August 1857-June 1858

The Collected Letters, Volume 33


JWC TO MARY RUSSELL ; 2 October 1857; DOI: 10.1215/lt-18571002-JWC-MR-01; CL 33: 92-94


5 Cheyne Row

[2 October 1857]

Dearest Mary

I couldn't for shame write to you last week—for I couldn't in writing have withheld the fact that I had—got a shocking bad cold!—(again!)— Really I found myself making apologies, and explaining the cause to every body who came in—as if it had been a punishable offence against society I was committing. Harriet Martineau used to say of me, with that show of accuracy never accurate which distinguishes her: “Jane Carlyle has eight Influenzas annually; I wonder how she survives it”! Now it is getting to be one Influenza lasting all the year round— However I must not lose heart; tho it was disappointing to fall ill just when I had been taking all that trouble to strengthen myself, and with tolerable success apparently— But really I should have needed the thick skin of a horse, instead of being “born without skin” as the germans call those born, (as I was) in the seventh month;1 to resist the masked batteries of cold air, Mr C brought to bear on me during the east wind ten days ago! He has a mania about “fresh air,” this man—and is never happy unless all the doors and windows are open. From open violence of draughts I can partly defend myself; wearing a cloak and bonnet the same as if I were out of doors! &c—but when he surreptitiously opens a window at my back (the back of my seat) when I am out of the room, and the curtains are drawn over it, I often receive my first notice of the fact in the form of a sore throat— As he never takes cold himself, he can't be made to understand how sitting between two open cross windows, at midnight, in an east wind, should not be excessively bracing and healthy for me!— However I have had the weather in my favour, and seem to be getting over the attack which was sharp enough while it lasted—

I was really thankful to hear from you— For I had been working myself into a worry about your health.—That being the rock a-head with myself always—; I am apt to fancy it every bodys rock a head, when there is any delay I dont understand—

I hope to hear of you from my Aunt Ann more particularly than you ever tell me about yourself— Grace wrote the other day that she (Ann)2 was gone to “her beloved Dumfriesshire” but didn't say to what place of it first.

Poor Mrs Scott!3 What horrid anxiety she must be kept in! I thank God I have nobody belonging to me in India just now. It is miserable enough to think of the wretchedness of those who have! I fear it will be long enough before there is any safety for those who are there, or any peace for their friends at home. All the Indian officers I have seen, who have any sense, and experience of India think very badly of our chances of reducing it back to tranquility and if Madras and Bombay join the revolt they think we shall lose India altogether.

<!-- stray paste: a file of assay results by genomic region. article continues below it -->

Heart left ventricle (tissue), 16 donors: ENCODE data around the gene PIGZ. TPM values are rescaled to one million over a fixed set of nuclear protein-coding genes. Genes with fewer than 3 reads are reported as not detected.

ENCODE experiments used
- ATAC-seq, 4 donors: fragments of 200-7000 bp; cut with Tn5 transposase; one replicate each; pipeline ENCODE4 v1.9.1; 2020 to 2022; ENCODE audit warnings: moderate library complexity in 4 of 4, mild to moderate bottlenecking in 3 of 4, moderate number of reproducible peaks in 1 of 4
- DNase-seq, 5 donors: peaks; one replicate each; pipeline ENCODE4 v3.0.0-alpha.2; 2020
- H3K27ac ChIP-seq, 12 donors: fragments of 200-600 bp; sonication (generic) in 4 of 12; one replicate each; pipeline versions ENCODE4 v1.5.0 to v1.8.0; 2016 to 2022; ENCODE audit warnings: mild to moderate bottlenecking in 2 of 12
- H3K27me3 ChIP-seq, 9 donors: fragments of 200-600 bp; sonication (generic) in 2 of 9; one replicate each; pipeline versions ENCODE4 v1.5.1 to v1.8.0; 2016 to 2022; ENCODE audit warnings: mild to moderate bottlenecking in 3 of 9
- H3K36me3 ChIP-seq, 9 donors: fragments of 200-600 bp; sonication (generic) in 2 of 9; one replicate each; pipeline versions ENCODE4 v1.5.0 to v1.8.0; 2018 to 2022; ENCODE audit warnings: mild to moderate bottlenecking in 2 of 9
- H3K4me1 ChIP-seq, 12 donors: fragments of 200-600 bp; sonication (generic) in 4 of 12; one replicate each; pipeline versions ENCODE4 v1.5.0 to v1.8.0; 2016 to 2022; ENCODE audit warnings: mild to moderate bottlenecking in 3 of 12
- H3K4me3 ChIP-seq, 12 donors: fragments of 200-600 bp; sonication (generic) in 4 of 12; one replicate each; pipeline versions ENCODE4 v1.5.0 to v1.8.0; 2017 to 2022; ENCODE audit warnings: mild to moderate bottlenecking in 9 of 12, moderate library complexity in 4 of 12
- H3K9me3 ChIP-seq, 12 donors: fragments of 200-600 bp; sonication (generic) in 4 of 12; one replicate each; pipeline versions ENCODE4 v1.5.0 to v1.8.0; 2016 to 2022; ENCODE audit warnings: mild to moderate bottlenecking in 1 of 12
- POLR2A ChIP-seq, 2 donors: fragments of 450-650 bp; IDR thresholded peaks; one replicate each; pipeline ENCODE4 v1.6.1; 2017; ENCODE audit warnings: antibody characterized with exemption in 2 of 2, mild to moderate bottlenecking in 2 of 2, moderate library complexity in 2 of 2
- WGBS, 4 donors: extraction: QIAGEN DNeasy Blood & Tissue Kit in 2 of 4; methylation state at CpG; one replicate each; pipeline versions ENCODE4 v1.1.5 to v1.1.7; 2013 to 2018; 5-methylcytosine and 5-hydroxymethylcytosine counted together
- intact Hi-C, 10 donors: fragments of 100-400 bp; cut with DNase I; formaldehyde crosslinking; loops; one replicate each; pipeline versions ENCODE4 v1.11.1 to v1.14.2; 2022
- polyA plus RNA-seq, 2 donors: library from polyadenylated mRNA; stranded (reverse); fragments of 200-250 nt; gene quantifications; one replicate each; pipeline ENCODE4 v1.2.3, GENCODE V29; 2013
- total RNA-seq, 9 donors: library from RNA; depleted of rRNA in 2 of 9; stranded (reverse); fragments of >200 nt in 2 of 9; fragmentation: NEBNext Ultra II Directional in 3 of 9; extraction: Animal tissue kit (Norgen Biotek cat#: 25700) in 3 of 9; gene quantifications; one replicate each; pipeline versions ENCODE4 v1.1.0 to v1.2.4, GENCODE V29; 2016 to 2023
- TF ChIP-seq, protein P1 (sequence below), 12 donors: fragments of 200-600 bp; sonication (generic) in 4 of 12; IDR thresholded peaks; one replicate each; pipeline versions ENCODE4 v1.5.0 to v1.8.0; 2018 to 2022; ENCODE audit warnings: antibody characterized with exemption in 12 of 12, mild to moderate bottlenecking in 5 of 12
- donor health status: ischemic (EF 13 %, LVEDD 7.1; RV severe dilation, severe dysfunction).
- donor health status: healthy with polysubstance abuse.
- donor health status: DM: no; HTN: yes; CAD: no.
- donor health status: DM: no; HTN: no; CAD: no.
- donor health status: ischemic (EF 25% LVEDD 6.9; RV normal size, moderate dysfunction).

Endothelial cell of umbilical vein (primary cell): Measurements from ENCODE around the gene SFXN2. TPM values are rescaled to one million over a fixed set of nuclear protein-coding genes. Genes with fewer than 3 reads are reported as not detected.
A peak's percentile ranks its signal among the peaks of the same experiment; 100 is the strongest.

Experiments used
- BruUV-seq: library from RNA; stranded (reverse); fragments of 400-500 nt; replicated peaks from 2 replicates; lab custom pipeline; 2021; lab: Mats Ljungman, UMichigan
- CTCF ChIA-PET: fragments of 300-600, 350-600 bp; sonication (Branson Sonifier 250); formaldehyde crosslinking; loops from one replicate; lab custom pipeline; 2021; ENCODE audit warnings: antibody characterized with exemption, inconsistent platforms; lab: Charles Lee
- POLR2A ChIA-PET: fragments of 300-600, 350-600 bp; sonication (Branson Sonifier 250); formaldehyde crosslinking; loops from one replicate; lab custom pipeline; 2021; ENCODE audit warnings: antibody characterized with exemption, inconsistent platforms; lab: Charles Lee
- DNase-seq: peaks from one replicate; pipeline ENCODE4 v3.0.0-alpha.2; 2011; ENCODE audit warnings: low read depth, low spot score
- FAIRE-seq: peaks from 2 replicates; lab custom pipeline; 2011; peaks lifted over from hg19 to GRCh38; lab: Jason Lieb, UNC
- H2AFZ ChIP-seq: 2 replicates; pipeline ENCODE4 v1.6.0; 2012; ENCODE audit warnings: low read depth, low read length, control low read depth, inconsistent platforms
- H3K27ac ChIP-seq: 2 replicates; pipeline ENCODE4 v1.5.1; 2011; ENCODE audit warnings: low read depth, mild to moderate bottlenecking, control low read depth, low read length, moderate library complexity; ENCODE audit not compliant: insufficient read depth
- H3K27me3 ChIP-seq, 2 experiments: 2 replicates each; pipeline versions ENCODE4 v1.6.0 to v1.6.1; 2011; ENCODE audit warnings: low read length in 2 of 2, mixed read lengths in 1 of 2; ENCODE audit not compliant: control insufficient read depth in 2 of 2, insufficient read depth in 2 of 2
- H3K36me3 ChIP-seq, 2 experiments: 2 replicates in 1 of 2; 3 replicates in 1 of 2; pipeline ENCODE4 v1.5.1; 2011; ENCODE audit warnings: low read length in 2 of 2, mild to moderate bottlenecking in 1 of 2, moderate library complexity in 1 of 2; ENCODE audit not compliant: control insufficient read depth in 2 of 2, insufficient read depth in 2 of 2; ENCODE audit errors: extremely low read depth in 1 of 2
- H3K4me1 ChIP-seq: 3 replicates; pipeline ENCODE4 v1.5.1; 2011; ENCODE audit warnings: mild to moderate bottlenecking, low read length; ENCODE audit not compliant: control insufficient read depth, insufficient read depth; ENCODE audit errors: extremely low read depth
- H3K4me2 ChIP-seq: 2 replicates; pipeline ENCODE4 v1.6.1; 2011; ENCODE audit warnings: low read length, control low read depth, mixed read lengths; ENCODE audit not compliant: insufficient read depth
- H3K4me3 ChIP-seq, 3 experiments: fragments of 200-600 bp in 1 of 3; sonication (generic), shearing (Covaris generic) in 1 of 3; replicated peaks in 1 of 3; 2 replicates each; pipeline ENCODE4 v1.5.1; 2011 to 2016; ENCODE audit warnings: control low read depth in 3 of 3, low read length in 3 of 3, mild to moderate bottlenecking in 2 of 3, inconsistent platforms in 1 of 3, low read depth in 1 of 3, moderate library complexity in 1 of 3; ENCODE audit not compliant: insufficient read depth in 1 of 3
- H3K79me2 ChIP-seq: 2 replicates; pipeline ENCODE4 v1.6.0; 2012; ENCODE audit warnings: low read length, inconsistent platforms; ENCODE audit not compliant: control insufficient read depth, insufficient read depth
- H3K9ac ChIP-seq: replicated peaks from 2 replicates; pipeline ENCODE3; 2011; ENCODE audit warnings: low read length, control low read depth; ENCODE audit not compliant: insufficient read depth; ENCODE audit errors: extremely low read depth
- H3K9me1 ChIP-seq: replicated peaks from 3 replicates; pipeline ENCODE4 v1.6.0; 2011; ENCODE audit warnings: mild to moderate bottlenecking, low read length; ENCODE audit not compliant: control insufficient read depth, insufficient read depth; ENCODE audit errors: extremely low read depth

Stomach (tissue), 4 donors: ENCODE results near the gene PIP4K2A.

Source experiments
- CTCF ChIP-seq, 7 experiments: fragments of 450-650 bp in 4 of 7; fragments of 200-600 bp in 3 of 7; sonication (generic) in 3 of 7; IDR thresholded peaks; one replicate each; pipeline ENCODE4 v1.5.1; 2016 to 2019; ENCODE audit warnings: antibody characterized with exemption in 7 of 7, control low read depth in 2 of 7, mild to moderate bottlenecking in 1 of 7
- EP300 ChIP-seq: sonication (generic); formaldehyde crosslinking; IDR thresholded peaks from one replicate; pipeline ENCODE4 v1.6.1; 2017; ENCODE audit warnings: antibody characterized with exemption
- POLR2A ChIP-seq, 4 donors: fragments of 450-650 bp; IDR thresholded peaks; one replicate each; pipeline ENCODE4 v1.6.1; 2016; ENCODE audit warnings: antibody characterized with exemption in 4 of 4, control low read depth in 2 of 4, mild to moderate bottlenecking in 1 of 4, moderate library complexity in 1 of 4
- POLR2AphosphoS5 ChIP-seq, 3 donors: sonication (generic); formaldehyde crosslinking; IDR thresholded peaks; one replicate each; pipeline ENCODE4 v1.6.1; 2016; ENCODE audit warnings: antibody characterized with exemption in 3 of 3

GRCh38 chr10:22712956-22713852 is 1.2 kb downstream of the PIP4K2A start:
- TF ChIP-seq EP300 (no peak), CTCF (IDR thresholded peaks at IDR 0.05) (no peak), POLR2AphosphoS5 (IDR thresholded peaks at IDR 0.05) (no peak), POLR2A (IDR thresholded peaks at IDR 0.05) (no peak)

I wait anxiously to see what Sir Colin Campbell will do4— The one sensible thing one has seen done by the Home Government was sending him.

My London Friends are almost all gone into the Country and the Town looks strangely dull—the more so from our having been used to spend this part of the year at the Grange— Lord Ashburton has been in the Highlands deer-stalking as usual, and is going to Ireland with some friends—not being able to face the Grange— He thought of going to India—for a resource!—but was advised off that scheme,— It is not so much sorrow that troubles him one would say, as bewilderment— He looks like a child who had lost his nurse in a wood— I expect some scheming woman will marry him up—not because he is likely to care for anybody, but because he does [not]5 know what to do with himself, and would be glad that some one took the trouble of him off his hands.

Ann goes on well— I was afraid her temper might suffer under the loss of absolute mistressship—but she has stood it pretty well, and her qualities and capabilities as a servant come out very strong in comparison with the Servants at Auchtertool—where it is “toil and trouble”6 from morning till night—with three regular servants and two supernumuaries—and nothing able to go on without Maggie fussing and fuming like a little steam engine! I wouldnt lead such a life! but Maggie seems to like it! and as Walter seems to think dinner parties the chief end of life, it is well for her she does like it— But it made me both sad and angry to see such waste—of every thing—time and strength and human faculty as well as of money— Mary was fast falling into her old bad way when I was there—which I did not wonder at, considering the late and perfectly irregular hours they kept and the stew of hot over crowded rooms—but Dr Dewar7 put her on milk diet again—and under orders—and I hear she is improving— But oh dear it is a precarious life hers and its precariousness not sufficiently recognised by either herself or others— As for Jeanie (Mrs Chrystal with her infant and its two six feet high nurses—attending her about shed a series of visits— Such an affected bedizzened! caricature of a fine Lady I never came across I could hardly keep my hands off her— My Mother always predicted what she would grow to—

Yours affly / J W C

love to the Dr